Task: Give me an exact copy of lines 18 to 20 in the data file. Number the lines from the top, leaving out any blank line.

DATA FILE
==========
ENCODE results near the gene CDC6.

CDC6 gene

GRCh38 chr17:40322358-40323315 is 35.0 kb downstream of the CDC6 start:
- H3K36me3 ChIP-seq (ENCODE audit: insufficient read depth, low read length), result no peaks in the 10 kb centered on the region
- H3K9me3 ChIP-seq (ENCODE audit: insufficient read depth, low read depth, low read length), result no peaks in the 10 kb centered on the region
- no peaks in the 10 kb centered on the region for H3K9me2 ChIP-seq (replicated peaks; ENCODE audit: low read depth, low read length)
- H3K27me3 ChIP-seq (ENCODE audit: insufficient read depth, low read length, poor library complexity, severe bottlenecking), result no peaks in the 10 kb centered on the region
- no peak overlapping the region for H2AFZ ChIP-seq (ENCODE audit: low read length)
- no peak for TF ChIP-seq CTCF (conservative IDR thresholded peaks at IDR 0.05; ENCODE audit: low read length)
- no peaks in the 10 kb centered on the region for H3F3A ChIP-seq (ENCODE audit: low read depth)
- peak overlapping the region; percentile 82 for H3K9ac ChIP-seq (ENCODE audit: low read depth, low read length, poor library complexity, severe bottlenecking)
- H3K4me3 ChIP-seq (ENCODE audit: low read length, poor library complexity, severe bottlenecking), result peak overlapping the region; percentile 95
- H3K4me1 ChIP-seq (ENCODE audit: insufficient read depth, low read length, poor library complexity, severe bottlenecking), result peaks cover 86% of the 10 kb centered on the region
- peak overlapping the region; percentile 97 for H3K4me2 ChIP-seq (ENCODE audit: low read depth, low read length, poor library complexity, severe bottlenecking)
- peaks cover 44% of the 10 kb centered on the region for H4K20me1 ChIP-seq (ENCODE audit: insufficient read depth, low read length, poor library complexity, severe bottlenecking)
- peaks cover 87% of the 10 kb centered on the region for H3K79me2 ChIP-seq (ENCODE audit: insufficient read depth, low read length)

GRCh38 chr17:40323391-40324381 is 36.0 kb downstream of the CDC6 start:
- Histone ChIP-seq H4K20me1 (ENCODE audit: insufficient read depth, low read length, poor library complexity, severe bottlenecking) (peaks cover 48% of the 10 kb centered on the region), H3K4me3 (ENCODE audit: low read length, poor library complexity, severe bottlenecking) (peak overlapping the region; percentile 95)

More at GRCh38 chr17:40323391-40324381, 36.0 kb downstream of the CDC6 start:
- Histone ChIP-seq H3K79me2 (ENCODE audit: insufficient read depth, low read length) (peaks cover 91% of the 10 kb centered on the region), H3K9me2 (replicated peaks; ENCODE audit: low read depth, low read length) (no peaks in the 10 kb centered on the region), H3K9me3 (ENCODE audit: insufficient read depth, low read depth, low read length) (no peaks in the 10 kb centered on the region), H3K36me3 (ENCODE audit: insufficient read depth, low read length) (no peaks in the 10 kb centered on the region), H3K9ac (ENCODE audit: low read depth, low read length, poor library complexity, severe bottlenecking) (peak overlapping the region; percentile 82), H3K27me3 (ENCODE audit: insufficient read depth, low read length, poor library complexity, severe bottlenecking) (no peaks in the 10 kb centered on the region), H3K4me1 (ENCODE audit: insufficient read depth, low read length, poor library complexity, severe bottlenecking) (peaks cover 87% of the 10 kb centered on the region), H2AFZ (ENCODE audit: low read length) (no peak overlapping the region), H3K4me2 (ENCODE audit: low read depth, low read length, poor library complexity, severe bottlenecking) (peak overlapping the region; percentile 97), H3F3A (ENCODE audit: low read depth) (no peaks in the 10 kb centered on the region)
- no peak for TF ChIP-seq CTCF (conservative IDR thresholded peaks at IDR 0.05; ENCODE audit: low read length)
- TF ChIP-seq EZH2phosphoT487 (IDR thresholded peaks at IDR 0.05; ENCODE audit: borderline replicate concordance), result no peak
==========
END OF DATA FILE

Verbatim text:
- Histone ChIP-seq H4K20me1 (ENCODE audit: insufficient read depth, low read length, poor library complexity, severe bottlenecking) (peaks cover 48% of the 10 kb centered on the region), H3K4me3 (ENCODE audit: low read length, poor library complexity, severe bottlenecking) (peak overlapping the region; percentile 95)

More at GRCh38 chr17:40323391-40324381, 36.0 kb downstream of the CDC6 start:
- Histone ChIP-seq H3K79me2 (ENCODE audit: insufficient read depth, low read length) (peaks cover 91% of the 10 kb centered on the region), H3K9me2 (replicated peaks; ENCODE audit: low read depth, low read length) (no peaks in the 10 kb centered on the region), H3K9me3 (ENCODE audit: insufficient read depth, low read depth, low read length) (no peaks in the 10 kb centered on the region), H3K36me3 (ENCODE audit: insufficient read depth, low read length) (no peaks in the 10 kb centered on the region), H3K9ac (ENCODE audit: low read depth, low read length, poor library complexity, severe bottlenecking) (peak overlapping the region; percentile 82), H3K27me3 (ENCODE audit: insufficient read depth, low read length, poor library complexity, severe bottlenecking) (no peaks in the 10 kb centered on the region), H3K4me1 (ENCODE audit: insufficient read depth, low read length, poor library complexity, severe bottlenecking) (peaks cover 87% of the 10 kb centered on the region), H2AFZ (ENCODE audit: low read length) (no peak overlapping the region), H3K4me2 (ENCODE audit: low read depth, low read length, poor library complexity, severe bottlenecking) (peak overlapping the region; percentile 97), H3F3A (ENCODE audit: low read depth) (no peaks in the 10 kb centered on the region)